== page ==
SHARE
COPY LINK
For members

ITALIAN WORD OF THE DAY

Italian expression of the day: ‘A posto’

Memorize this phrase and you'll be all good.

Italian expression of the day: 'A posto'
Photo: Annie Spratt/Unsplash/Nicolas Raymond

A posto is something we’d all like to be: it means ‘alright’, ‘sorted’, ‘settled’.

The phrase translates directly as ‘in place’. Think of it as describing a situation where everything is exactly where it’s meant to be: now isn’t that a nice image?

Se lo troviamo, siamo a posto.
If we find it, we’re sorted.

It’s not always figurative: a posto can also mean literally in the right place, i.e. ‘neat’ or ‘in order’.

Metti a posto la tua camera!
Tidy your room! (literally, get your room in order)

But all sorts of other things can be ‘in order’ too – like the way you think, the way you speak, even your hands.

Sai tenere la lingua a posto?
Can you hold your tongue? (literally, keep your tongue in place)

Non ha la testa tanto a posto.
He’s not right in the head. (his head’s not in place)

Tieni le mani a posto!
Keep your hands to yourself! (keep your hands in place)

Even a person can be ‘in order’, if they’re honest or decent.

Sembra veramente un tipo a posto.
He seems like a real stand-up guy.

È gente a posto.
They’re good people.

But the best way to be a posto, as far as we’re concerned, is when everything’s alright: tutto a posto.

– Ti serve qualcosa?
– Non grazie, tutto a posto!

– Do you need anything?
– No thanks, it’s all good!

– Tutto a posto?
– Perfetto, grazie.

– Everything alright?
– Great, thanks.

You might hear Italians pronounce this last one more like “tutto posto” or “tutt’a posto”: that’s fine in casual speech, but if you’re writing be sure to spell out all three words.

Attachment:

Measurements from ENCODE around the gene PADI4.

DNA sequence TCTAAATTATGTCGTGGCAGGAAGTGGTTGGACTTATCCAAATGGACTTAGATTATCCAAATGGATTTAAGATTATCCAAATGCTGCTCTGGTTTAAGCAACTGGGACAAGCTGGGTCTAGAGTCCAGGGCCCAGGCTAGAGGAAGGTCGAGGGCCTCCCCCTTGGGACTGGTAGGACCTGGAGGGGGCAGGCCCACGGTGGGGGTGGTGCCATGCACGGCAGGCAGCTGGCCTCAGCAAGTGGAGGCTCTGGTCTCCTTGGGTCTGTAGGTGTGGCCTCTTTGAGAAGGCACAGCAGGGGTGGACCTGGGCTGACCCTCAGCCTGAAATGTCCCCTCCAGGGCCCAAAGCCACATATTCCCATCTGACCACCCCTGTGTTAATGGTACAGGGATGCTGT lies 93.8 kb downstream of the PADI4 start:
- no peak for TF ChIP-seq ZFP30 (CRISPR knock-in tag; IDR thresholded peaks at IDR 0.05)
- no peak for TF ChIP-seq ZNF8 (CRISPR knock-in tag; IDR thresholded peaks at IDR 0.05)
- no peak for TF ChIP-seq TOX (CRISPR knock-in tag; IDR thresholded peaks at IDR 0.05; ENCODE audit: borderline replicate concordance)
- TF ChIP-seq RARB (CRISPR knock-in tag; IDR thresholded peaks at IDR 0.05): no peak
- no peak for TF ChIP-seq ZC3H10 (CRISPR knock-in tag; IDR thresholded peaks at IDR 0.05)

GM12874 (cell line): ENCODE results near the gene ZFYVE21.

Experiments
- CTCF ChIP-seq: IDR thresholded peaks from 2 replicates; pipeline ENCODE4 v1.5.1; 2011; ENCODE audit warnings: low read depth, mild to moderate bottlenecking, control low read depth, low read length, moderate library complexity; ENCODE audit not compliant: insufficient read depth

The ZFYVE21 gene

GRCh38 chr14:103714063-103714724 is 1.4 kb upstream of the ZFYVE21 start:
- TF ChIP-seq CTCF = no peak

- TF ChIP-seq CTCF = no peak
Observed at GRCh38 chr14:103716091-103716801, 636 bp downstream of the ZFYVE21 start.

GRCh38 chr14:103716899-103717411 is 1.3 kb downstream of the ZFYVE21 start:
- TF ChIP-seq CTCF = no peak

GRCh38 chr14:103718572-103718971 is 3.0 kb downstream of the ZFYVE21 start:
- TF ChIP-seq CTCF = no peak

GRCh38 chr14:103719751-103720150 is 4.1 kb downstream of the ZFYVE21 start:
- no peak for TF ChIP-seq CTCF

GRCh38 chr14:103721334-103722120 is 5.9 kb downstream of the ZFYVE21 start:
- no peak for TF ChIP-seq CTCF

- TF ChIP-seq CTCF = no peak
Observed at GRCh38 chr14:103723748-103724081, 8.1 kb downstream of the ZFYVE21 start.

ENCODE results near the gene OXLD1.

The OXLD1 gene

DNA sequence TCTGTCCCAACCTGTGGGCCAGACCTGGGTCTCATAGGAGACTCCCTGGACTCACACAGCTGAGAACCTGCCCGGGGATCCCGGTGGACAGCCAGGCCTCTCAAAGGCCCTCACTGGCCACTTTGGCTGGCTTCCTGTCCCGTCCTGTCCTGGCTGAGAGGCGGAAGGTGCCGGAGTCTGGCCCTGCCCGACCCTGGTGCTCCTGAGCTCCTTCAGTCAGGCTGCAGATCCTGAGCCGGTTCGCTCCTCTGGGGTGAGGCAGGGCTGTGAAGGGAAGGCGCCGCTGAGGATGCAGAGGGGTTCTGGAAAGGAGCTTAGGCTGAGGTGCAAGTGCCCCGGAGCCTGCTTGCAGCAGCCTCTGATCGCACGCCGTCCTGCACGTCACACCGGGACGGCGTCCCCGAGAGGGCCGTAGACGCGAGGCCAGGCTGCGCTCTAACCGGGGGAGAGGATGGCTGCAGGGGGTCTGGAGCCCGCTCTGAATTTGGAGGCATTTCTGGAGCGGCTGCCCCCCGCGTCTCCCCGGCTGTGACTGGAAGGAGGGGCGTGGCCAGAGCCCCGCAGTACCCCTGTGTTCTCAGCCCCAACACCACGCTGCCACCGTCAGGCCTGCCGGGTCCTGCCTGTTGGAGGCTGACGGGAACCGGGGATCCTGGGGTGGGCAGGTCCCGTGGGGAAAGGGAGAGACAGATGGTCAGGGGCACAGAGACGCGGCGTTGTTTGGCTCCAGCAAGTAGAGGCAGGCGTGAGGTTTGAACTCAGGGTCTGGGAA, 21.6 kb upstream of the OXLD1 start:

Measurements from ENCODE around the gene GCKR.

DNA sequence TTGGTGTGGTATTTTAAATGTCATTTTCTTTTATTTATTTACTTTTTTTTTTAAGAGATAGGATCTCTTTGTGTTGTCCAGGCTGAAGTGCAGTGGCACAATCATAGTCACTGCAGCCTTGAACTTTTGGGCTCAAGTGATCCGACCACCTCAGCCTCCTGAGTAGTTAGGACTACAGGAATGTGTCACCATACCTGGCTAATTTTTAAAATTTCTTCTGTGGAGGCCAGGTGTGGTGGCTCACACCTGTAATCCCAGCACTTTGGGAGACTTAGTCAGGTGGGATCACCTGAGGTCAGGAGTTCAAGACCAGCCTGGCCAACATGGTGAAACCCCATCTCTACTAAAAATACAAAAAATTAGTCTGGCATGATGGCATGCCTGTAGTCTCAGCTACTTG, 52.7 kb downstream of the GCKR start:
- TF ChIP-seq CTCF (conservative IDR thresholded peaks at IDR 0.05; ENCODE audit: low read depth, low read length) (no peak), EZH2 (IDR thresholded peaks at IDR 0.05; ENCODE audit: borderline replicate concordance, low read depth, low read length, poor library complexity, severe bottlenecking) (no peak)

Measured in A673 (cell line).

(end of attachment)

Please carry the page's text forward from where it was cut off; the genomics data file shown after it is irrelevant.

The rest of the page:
Nor is tutto a posto to be confused with tutto apposto, which is such a common mistake among Italians that the dictionary has a clarification on it: while the first, as you now know, means ‘everything in place’, the second translates as ‘everything placed’ or ‘everything affixed’. And that’s definitely not alright. 

Let this misspelled GIF be a warning to you, and keep that pesky ‘a’ in its place.

Do you have a favourite Italian word, phrase or expression you’d like us to feature? If so, please email us with your suggestion.

For members

ITALIAN WORD OF THE DAY

Italian expression of the day: ‘Conosco i miei polli’

We know what we're dealing with with this Italian phrase.

Italian expression of the day: 'Conosco i miei polli'

You don’t have to be a poultry farmer to go around telling people ‘conosco i miei polli’ – literally, ‘I know my chickens’ – in Italian.

There’s no perfect translation, but it means something along the lines of ‘I know who I’m dealing with/ what they can get up to/ what they’re like’; I know what to expect from them, for better or worse.

It usually implies slightly mischievously that the people or person being discussed could be troublemakers, and that the speaker has the necessary knowledge to deal with them effectively.

You might think of it as ‘I know what those little devils/rascals are like’ if referring to naughty children, or ‘I know how those jokers/b******s operate’ if discussing petty officials or difficult colleagues.

Saranno tornati entro la mattinata; fidati, conosco i miei polli.
They’ll be back by morning; trust me, I know what I’m talking about.

Conosco i miei polli; vedrete che arriveranno alla riunione con mezz’ora di ritardo e daranno la colpa al traffico.
I know them: you’ll see, they’ll get to the meeting half an hour late and blame it on the traffic.

Business Guy Nbc GIF by Sunnyside

According to at least one source, the full original phrase is ‘conosco i miei polli alla calzetta‘, or ‘I know my chickens by their stockings’.

It refers back to a time when chickens roamed the streets or shared courtyards freely.

So they didn’t get mixed up, each bird had a little scrap of coloured cloth tied around their foot that allowed each owner to quickly spot their chicken.

The next time you’re dealing with some tricky characters, you’ll know just what to say.

Do you have an Italian word you’d like us to feature? If so, please email us with your suggestion.

SHOW COMMENTS